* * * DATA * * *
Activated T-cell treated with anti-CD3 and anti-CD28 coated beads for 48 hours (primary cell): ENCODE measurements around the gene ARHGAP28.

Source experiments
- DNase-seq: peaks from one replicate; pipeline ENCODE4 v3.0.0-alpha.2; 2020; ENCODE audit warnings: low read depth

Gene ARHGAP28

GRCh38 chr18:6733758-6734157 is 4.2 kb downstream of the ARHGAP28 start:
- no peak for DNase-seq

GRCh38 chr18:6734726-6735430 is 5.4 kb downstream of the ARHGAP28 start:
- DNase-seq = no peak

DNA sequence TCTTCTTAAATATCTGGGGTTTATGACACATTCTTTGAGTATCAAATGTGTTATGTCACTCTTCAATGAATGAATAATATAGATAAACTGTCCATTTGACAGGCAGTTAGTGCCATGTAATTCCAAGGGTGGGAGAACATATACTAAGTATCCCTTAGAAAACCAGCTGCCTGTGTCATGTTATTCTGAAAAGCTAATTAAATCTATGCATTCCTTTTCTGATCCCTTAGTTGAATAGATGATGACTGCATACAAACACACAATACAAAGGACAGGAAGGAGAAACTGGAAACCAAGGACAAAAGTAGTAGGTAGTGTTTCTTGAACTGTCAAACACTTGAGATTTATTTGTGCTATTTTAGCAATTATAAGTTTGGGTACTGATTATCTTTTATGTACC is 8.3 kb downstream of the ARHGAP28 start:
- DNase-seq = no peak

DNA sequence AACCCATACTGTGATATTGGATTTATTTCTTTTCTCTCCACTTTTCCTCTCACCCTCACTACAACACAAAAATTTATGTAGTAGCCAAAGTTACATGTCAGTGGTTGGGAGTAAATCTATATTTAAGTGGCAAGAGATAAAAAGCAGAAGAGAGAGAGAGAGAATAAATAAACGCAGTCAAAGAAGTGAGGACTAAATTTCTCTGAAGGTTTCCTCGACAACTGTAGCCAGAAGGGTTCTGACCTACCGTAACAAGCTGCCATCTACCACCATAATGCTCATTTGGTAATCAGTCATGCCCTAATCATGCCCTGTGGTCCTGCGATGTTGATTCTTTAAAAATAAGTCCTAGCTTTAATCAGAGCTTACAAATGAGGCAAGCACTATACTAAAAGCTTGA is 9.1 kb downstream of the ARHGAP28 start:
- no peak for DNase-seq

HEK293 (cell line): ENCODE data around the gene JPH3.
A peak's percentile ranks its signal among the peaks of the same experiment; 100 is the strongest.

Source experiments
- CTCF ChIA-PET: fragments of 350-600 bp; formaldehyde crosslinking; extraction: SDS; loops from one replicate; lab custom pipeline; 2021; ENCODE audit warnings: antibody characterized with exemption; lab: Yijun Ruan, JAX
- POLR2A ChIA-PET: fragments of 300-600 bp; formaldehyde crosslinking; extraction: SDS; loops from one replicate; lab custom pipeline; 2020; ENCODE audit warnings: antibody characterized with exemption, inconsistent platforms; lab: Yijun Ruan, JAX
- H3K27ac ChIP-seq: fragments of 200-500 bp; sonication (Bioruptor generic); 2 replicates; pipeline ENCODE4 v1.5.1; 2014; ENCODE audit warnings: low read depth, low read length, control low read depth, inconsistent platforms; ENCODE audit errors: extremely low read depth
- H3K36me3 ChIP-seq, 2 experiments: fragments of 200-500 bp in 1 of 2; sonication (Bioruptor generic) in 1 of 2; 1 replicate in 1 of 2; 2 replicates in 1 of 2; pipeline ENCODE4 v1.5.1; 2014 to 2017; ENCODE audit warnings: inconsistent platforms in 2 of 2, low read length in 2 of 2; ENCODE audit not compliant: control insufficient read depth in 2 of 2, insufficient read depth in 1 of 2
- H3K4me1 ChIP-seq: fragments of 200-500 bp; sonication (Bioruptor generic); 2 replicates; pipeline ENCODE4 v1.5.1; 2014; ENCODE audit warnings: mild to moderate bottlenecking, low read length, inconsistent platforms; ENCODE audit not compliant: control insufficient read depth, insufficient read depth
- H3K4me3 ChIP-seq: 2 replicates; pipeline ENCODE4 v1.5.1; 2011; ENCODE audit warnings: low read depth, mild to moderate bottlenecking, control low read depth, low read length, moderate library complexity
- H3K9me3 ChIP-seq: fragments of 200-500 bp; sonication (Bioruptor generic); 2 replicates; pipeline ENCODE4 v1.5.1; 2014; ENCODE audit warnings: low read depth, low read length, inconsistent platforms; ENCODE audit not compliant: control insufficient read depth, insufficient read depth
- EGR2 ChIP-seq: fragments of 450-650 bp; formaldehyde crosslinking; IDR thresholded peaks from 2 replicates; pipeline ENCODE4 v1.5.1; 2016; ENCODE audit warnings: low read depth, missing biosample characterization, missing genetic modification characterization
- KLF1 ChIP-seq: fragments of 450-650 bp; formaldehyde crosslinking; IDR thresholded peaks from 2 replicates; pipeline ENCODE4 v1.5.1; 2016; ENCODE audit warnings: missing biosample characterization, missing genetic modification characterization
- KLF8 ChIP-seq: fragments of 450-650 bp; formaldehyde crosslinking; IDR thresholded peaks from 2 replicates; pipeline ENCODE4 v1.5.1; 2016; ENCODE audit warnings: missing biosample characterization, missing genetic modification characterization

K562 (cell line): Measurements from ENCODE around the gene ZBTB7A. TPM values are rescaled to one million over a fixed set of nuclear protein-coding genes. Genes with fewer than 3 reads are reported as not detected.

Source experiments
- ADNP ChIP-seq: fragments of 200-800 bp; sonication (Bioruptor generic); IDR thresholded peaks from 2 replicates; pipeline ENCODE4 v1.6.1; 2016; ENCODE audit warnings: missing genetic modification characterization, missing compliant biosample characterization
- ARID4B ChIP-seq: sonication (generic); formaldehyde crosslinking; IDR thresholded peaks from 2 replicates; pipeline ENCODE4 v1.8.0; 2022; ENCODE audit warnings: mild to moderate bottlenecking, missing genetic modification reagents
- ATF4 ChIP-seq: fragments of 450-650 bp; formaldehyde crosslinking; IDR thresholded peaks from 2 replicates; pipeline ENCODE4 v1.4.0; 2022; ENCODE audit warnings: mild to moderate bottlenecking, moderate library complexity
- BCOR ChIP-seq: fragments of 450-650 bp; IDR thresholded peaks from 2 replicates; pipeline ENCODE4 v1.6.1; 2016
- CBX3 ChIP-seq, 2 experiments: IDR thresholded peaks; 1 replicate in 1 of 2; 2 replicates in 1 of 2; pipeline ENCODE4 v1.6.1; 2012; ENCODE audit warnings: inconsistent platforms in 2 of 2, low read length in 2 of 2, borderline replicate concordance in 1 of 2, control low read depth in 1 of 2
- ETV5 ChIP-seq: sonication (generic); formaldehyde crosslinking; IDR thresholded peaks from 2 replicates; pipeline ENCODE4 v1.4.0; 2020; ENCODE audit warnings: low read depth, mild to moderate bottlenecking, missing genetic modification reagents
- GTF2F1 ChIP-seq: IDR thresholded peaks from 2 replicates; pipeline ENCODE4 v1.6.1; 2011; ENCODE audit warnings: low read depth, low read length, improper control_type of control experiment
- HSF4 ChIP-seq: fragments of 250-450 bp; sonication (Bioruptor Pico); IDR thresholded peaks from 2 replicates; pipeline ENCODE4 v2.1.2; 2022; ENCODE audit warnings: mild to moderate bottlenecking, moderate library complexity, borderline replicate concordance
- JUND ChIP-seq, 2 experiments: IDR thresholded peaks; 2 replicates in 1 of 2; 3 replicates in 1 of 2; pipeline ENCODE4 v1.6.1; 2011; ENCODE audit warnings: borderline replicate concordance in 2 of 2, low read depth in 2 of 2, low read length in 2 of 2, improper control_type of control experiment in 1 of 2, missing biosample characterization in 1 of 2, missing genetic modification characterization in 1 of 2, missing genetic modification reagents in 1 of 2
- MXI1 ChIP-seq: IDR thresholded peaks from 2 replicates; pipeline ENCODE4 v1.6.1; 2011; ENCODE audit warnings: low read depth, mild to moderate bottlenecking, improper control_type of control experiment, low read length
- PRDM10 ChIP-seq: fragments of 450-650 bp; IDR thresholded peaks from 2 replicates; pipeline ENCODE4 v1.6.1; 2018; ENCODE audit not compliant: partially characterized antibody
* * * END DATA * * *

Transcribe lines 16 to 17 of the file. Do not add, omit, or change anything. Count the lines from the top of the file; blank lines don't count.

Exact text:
- CTCF ChIA-PET: fragments of 350-600 bp; formaldehyde crosslinking; extraction: SDS; loops from one replicate; lab custom pipeline; 2021; ENCODE audit warnings: antibody characterized with exemption; lab: Yijun Ruan, JAX
- POLR2A ChIA-PET: fragments of 300-600 bp; formaldehyde crosslinking; extraction: SDS; loops from one replicate; lab custom pipeline; 2020; ENCODE audit warnings: antibody characterized with exemption, inconsistent platforms; lab: Yijun Ruan, JAX